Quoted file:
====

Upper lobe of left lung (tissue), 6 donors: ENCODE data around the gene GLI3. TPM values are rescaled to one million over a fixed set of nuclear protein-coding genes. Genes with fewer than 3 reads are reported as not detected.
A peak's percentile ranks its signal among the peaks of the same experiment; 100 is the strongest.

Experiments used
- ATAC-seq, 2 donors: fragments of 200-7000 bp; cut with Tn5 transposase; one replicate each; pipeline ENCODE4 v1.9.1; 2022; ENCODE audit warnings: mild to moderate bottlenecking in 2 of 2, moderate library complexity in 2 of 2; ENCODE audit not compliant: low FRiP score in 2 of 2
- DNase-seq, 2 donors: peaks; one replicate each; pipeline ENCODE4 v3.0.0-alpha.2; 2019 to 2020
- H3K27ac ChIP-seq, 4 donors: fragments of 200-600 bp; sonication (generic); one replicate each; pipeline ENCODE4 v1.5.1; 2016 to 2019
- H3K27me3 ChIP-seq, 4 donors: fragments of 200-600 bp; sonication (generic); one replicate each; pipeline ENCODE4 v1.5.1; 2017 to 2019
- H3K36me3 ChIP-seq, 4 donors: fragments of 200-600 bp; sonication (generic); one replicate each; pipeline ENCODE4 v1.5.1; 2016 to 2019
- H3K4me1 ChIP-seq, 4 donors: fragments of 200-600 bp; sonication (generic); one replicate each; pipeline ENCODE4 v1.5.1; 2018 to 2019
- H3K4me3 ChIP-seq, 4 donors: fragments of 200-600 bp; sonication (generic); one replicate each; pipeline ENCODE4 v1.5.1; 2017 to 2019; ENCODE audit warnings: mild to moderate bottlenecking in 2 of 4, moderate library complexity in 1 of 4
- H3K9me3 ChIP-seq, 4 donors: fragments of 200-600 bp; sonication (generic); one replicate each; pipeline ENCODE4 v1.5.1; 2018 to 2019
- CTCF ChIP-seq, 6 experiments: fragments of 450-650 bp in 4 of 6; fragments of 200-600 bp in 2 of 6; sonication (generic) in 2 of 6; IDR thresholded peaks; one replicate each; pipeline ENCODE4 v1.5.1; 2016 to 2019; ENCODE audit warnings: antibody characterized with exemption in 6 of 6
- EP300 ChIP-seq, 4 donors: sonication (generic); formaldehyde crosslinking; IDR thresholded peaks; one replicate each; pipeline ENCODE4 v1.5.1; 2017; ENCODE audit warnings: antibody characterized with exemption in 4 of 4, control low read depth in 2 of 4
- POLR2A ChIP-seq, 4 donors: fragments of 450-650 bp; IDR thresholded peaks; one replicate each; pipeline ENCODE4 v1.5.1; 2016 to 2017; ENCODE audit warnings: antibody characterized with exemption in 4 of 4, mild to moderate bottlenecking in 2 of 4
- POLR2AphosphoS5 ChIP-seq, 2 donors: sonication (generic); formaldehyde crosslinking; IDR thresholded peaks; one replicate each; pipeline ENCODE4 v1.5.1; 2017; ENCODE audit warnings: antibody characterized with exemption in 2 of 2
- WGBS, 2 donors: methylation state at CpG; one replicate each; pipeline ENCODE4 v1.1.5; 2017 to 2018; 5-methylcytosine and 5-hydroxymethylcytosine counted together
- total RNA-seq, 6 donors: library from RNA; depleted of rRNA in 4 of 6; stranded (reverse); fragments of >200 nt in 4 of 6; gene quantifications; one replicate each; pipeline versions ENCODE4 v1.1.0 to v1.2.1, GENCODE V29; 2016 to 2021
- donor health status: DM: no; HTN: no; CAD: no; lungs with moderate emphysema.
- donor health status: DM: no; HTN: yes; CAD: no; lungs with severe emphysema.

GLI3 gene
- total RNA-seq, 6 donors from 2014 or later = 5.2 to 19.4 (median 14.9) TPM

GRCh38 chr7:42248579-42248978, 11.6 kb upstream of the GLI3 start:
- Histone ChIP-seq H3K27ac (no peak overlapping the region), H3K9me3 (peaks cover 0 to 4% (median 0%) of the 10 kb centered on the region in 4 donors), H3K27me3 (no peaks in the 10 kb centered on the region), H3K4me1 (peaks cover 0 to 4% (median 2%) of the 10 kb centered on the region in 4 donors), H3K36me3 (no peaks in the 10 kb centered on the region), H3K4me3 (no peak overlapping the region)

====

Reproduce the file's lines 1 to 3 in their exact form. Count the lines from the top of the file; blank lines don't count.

Upper lobe of left lung (tissue), 6 donors: ENCODE data around the gene GLI3. TPM values are rescaled to one million over a fixed set of nuclear protein-coding genes. Genes with fewer than 3 reads are reported as not detected.
A peak's percentile ranks its signal among the peaks of the same experiment; 100 is the strongest.

Experiments used